Harold A. Davis, Plaintiff-appellant, v. William P. Beko, Former District Judge; Philip H. Dunleavy,nye County District Attorney; George B. Devel, Former Nyecounty Deputy District Attorney; Jeffrey D. Morrison,former Nye County Deputy District Attorney; Nye County;ronald E. Floyd; John F. Smith, et al., Defendants-appellees, 990 F.2d 1256 (9th Cir. 1993)Annotate this Case
Argued and Submitted March 11, 1993. Decided March 19, 1993
Before GOODWIN, NOONAN and T.G. NELSON, Circuit Judges.
Harold Davis (Davis) appeals the dismissal of his 42 U.S.C. §§ 1983 and 1985 claims against various defendants, including Judge William Beko (Beko), individual members of the grand jury, the prosecuting attorney, Philip Dunleavy (Dunleavy) and an investigator for the district attorney's office, John Adams (Adams). The district court had jurisdiction under 28 U.S.C. §§ 1331 and 1343(a) (3). We have jurisdiction over this timely appeal pursuant to 28 U.S.C. § 1291 and affirm.
FACTS AND PROCEDURAL HISTORY
During all relevant times related to this appeal, Davis was the Sheriff for Nye County, Nevada. His complaint alleged that Beko and Dunleavy conspired to deprive him of his constitutional rights. He claims that they demanded his resignation as sheriff under threat of prosecution for his alleged misconduct in obtaining travel compensation by false pretenses. Davis further alleges that because he refused to resign, the district attorney's office filed a criminal complaint against him and that Judge Beko impaneled a limited grand jury to inquire into the misconduct.
After the Nye County District Court dismissed the grand jury indictment, Davis instituted this civil rights action against Beko, the grand jurors, Dunleavy and Adams.1 Davis now appeals the district court's orders dismissing his action against each of the defendants. He contends that none of the appellees are immune from this civil rights action.2
STANDARD OF REVIEW
A dismissal for failure to state a claim pursuant to Fed. R. Civ. P. 12(b) (6) is a question of law reviewed de novo. Oscar v. University Students Co-operative Ass'n, 965 F.2d 783, 785 (9th Cir.) (en banc), cert. denied, 113 S. Ct. 655 (1992). Review is limited to the contents of the complaint. Love v. United States, 915 F.2d 1242, 1245 (9th Cir. 1989). A complaint should not be dismissed unless it appears beyond doubt that plaintiff can prove no set of facts in support of his claim which would entitle him to relief. Id. (internal quotations omitted). The issue of whether a judge is entitled to judicial immunity is reviewed de novo. Crooks v. Maynard, 913 F.2d 699, 700 (9th Cir. 1990).
Davis argues that Judge Beko violated his constitutional rights in that he conspired with other officials to force Davis's resignation and that he impaneled a limited grand jury because Davis refused to resign. We reject this contention.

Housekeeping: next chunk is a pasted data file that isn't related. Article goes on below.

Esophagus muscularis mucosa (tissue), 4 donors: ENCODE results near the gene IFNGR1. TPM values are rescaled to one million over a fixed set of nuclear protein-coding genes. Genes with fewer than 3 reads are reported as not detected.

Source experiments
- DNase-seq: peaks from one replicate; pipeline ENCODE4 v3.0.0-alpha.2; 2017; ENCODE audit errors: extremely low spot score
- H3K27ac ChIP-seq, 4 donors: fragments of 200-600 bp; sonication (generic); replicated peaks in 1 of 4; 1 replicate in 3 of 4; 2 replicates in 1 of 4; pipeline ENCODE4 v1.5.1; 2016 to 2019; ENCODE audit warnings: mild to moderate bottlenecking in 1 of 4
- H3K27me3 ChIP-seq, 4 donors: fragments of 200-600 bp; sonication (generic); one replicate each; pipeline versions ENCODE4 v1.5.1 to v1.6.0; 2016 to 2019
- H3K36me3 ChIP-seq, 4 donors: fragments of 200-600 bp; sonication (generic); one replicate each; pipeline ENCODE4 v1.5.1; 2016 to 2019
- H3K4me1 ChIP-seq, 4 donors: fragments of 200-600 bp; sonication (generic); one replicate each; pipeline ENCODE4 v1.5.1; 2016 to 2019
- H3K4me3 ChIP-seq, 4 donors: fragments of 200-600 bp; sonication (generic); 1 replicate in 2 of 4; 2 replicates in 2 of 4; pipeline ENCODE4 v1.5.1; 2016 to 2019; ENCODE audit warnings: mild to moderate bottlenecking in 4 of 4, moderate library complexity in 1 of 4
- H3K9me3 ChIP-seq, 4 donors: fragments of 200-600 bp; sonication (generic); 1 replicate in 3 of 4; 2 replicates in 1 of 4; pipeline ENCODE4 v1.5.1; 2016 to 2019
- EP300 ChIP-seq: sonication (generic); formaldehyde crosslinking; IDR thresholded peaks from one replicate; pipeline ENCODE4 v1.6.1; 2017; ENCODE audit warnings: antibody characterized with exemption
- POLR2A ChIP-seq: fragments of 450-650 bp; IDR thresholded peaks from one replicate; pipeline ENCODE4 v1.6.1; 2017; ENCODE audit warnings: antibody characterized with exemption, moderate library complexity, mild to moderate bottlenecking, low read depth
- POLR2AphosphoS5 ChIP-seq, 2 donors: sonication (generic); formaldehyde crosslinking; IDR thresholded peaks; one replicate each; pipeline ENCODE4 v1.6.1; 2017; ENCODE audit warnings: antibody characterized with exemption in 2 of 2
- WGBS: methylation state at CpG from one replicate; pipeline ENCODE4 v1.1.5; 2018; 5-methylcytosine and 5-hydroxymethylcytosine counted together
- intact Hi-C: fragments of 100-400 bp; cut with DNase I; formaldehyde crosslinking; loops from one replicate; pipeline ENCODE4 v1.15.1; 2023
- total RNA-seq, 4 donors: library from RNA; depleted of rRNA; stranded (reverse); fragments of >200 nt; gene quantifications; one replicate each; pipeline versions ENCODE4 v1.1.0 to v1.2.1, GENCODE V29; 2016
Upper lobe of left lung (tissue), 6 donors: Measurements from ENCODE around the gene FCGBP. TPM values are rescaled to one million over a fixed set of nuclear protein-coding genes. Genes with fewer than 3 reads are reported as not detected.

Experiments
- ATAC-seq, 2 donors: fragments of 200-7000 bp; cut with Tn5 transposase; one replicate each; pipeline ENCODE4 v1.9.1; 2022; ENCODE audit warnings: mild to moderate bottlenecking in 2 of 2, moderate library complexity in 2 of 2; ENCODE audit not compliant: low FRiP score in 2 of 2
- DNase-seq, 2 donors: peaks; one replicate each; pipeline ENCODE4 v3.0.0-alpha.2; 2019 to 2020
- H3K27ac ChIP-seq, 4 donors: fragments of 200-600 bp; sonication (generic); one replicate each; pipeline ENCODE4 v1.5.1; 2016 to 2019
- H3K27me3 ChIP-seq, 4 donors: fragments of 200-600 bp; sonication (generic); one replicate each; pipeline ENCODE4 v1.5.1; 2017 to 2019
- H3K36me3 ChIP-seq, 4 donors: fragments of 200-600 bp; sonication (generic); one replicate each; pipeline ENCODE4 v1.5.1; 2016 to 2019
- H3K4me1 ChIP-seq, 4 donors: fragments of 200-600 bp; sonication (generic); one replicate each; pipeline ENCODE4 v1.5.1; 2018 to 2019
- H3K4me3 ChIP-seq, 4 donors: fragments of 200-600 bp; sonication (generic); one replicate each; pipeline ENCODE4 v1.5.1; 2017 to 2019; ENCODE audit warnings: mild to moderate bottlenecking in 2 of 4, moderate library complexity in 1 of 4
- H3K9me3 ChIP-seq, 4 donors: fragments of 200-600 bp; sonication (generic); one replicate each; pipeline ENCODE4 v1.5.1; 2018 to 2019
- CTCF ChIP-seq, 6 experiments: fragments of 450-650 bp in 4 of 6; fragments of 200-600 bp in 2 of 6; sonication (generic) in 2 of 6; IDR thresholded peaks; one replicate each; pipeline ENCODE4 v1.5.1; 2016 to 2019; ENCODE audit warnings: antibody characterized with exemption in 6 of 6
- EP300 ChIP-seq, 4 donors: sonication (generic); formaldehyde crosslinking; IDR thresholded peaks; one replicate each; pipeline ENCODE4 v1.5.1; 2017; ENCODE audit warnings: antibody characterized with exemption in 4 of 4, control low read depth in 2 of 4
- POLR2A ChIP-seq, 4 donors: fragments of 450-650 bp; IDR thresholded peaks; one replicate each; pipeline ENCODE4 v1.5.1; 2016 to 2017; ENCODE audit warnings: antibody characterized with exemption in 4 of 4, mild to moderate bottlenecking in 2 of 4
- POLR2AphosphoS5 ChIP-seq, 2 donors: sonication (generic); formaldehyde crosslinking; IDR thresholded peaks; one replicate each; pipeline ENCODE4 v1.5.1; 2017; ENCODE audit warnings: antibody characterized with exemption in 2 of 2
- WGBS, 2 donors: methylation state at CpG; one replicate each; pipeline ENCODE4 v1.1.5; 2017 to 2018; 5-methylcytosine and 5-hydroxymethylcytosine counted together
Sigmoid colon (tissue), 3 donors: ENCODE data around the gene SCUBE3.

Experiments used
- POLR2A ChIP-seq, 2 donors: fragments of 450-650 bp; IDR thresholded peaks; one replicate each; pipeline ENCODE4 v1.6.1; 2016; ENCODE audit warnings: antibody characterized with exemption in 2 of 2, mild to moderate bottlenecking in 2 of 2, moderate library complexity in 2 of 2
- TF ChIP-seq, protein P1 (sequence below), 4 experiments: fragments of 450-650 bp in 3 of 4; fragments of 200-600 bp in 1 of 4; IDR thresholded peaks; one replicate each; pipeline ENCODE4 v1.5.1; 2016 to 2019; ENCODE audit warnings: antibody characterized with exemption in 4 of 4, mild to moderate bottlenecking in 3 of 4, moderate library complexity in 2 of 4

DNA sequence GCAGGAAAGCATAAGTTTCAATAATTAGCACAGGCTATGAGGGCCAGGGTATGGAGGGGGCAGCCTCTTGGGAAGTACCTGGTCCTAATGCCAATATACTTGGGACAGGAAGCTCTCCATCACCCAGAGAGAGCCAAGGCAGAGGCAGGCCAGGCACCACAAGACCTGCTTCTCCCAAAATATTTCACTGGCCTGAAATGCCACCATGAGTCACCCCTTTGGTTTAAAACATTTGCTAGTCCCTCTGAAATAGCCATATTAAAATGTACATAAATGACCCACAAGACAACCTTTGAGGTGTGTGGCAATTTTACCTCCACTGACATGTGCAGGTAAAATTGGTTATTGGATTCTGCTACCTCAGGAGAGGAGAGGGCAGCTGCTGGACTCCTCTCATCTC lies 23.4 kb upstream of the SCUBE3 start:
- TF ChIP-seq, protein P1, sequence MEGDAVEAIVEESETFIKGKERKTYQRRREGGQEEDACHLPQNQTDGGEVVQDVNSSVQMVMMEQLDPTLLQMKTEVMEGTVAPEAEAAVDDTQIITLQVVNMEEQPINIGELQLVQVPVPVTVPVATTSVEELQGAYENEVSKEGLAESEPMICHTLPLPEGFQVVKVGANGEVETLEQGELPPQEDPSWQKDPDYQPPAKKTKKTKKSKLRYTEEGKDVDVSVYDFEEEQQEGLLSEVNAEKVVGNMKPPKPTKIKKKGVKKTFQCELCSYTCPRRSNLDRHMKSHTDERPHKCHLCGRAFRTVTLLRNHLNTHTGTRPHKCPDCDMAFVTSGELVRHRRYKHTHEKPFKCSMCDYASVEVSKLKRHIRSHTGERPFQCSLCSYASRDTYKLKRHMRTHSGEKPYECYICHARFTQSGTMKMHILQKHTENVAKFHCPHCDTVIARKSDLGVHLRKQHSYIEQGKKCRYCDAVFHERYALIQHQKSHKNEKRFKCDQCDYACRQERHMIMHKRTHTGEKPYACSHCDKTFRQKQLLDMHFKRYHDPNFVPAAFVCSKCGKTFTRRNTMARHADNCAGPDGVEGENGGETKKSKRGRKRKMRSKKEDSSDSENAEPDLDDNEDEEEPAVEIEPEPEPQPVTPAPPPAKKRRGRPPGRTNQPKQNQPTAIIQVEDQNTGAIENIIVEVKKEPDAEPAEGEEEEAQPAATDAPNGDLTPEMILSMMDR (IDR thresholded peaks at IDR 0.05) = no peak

"Judges and those performing judge-like functions are absolutely immune from damage liability for acts performed in their official capacities." Ashelman v. Pope, 793 F.2d 1072, 1075 (9th Cir. 1986) (en banc). Furthermore, judicial immunity applies to § 1983 claims. O'Neil v. City of Lake Oswego, 642 F.2d 367, 368 n. 3 (9th Cir. 1981). A judge is protected if: (1) he performed a "judicial act," and (2) he did not act in "clear absence of jurisdiction." Stump v. Sparkman, 435 U.S. 349, 356-57, 360 (1978).
In determining whether an act is "judicial," we consider "the nature of the act itself, i.e., whether it is a function normally performed by a judge." Crooks, 913 F.2d at 700 (internal quotations omitted) (judge protected by absolute judicial immunity when he used his contempt power to enforce administrative order he had previously issued). Although absolute judicial immunity does not extend to administrative, legislative and executive functions that a judge may perform, id. (citing Forrester v. White, 484 U.S. 219, 227-29 (1988)), immunity applies " [a]s long as the judge's ultimate acts are judicial actions taken within the court's subject matter jurisdiction...." Ashelman, 793 F.2d at 1078 (emphasis added) (focus is upon the judge's ultimate acts rather than his underlying actions). In Ashelman, this court concluded that although the actions of the judge and prosecutor in conspiring to predetermine the outcome of a judicial proceeding were improper, they were nonetheless entitled to immunity. Id.
"Jurisdiction is construed broadly where the issue is the immunity of a judge." Crooks, 913 F.2d at 701; see also Ashelman, 793 F.2d at 1076. Furthermore, acts performed in "excess" of judicial authority do not deprive the judge of immunity. Schucker v. Rockwood, 846 F.2d 1202, 1204 (9th Cir.), cert. denied, 488 U.S. 995 (1988).
In the present case, the ultimate acts Judge Beko performed were "judicial" in nature and were not in clear absence of jurisdiction. He had authority pursuant to Nev. Const. Art. 6, § 5 and Nev.Rev.Stat. §§ 6.110-6.145 and § 172.047 to impanel the grand jury. "A district judge may impanel a grand jury to inquire into a specific limited matter among those set forth in NRS 172.175." Nev.Rev.Stat. § 172.047.3
Davis refused to resign as Nye County Sheriff in response to threats of prosecution for obtaining travel compensation by false pretenses. Judge Beko impaneled a grand jury to investigate Davis's alleged misconduct. Judge Beko was acting within his authority and jurisdiction. Even were he acting in excess of his jurisdiction, he is protected because there was not a clear absence of jurisdiction. See Schucker, 846 F.2d at 1204 (judicial immunity applies even assuming judge misinterpreted statute and acted "in excess of his jurisdiction").